Your participation during Friday’s seminar contributed to a vibrant learning environment, one I hope will inspire you to take your own students out of your traditional classroom setting. As stated by Gregory Smith in Place-Based Education: Learning to Be Where We Are,
“teachers in such settings act as experienced guides, co-learners, and brokers of community resources and learning possibilities. Their expertise lies not so much in their stored knowledge – although this is important – as in their capacity to help students acquire the skills and dispositions of effective learners. (2002, p. 593).
To me this quote exemplifies how faculty can and should challenge their own teaching practices and venture outside of the classroom with students and seek to develop their student’s knowledge and desire to learn. To complete our place-based learning activity, reflection is most beneficial, and some, including me, argue necessary. To practice reflection, I ask that you provide two forms of reflection for Friday’s activity. First, one person from each group should post your stakeholder’s position on the proposed waterfront greenway along Second Avenue near Industry City, connecting Red Hook to Sunset Park and second, post your own personal reflection.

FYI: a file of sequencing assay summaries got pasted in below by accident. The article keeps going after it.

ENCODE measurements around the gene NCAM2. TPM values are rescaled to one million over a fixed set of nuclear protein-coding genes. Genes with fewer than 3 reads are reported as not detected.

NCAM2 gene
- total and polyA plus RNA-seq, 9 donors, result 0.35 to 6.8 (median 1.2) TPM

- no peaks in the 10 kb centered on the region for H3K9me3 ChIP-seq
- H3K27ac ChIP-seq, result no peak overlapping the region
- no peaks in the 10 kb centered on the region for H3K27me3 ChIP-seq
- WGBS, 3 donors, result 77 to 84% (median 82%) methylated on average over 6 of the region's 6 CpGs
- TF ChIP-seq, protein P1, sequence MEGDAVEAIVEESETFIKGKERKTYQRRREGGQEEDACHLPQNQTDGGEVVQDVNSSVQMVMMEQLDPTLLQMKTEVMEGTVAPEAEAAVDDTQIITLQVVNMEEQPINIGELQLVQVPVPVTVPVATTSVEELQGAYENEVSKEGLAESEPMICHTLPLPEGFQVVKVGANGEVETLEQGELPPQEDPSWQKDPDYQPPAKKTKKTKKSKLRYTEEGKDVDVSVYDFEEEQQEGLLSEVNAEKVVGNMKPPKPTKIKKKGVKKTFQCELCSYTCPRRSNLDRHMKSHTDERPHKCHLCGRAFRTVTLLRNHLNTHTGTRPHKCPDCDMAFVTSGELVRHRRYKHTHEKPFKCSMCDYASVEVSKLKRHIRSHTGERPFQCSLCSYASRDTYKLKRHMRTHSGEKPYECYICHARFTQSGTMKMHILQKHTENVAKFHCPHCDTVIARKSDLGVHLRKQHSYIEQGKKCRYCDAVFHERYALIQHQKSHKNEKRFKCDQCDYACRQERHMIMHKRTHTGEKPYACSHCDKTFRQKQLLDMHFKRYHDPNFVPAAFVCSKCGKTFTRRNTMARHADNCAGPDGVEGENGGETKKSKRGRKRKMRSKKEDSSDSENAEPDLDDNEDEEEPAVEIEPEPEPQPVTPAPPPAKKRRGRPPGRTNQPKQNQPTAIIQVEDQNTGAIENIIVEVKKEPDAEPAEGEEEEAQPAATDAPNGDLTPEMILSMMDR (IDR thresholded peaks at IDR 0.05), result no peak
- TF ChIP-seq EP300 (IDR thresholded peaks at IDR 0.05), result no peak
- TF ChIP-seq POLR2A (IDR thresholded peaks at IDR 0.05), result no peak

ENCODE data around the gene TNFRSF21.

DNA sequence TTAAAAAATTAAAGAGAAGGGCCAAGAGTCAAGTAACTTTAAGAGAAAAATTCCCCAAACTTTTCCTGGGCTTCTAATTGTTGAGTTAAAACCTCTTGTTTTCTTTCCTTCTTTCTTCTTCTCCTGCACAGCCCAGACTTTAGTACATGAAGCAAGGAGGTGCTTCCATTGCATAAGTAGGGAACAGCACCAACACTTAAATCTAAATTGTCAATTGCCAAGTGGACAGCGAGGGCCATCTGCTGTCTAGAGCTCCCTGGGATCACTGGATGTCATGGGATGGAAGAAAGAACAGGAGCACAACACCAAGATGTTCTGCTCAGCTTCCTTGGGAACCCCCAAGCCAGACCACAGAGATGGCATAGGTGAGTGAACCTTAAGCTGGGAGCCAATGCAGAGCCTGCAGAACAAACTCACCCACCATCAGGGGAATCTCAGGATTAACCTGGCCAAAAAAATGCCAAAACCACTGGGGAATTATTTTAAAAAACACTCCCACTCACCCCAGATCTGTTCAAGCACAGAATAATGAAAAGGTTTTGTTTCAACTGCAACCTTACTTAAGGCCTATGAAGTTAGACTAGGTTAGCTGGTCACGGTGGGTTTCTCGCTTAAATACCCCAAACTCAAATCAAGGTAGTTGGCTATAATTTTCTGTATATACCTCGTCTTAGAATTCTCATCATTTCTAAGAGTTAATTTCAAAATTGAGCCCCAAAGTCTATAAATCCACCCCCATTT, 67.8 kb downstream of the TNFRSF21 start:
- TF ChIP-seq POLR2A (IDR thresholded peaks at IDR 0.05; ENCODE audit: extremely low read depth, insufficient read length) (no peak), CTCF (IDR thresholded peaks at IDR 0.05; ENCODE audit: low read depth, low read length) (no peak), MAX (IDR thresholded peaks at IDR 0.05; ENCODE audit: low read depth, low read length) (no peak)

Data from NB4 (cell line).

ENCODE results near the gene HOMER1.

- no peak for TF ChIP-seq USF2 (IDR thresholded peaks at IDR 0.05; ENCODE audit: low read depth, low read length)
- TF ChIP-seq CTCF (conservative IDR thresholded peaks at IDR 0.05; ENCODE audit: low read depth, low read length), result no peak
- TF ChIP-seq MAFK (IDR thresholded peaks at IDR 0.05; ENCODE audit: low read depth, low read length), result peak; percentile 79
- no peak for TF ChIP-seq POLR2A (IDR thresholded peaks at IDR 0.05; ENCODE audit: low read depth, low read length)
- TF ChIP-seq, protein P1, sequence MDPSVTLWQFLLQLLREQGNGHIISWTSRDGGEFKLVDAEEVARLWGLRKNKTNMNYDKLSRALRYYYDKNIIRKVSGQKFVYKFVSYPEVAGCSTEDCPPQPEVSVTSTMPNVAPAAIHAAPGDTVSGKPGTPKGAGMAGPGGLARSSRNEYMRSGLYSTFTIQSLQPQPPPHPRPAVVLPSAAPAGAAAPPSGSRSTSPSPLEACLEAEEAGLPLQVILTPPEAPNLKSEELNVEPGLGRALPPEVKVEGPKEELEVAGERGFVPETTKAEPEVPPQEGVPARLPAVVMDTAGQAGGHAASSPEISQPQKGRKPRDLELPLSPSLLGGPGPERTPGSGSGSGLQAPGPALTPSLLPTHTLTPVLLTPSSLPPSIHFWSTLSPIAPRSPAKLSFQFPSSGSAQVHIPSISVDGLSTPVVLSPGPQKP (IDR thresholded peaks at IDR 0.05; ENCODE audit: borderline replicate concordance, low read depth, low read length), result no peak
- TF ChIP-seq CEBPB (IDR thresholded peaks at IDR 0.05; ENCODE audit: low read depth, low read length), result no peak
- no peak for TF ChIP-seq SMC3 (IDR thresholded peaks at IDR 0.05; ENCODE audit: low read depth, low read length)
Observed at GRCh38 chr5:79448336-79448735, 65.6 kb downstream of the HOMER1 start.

For the group reflection, log into the OpenLab and create a new post on our OpenLab site, choose the category “Industry City 2018” and provide the information that was asked during the activity (see below).
The name of the people in your group.
Who benefits, who loses, what is won, what is lost, what is the cost?
State your stakeholder’s position.
For your own personal reflection, review Edutopia’s 40 Reflection Questions for the Classroom and choose two reflective questions. Log into the OpenLab and create a new post on our OpenLab site. Write the question you chose and then write your response. It would also be a beneficial practice to respond to another person’s post.
For more information about PBL in general or about the specific requirement to leave the classroom with City Tech students, take a look through the PBL page on the our OpenLab Site as well as the PBL page on the Faculty Commons Site.
I look forward to reading your reflections.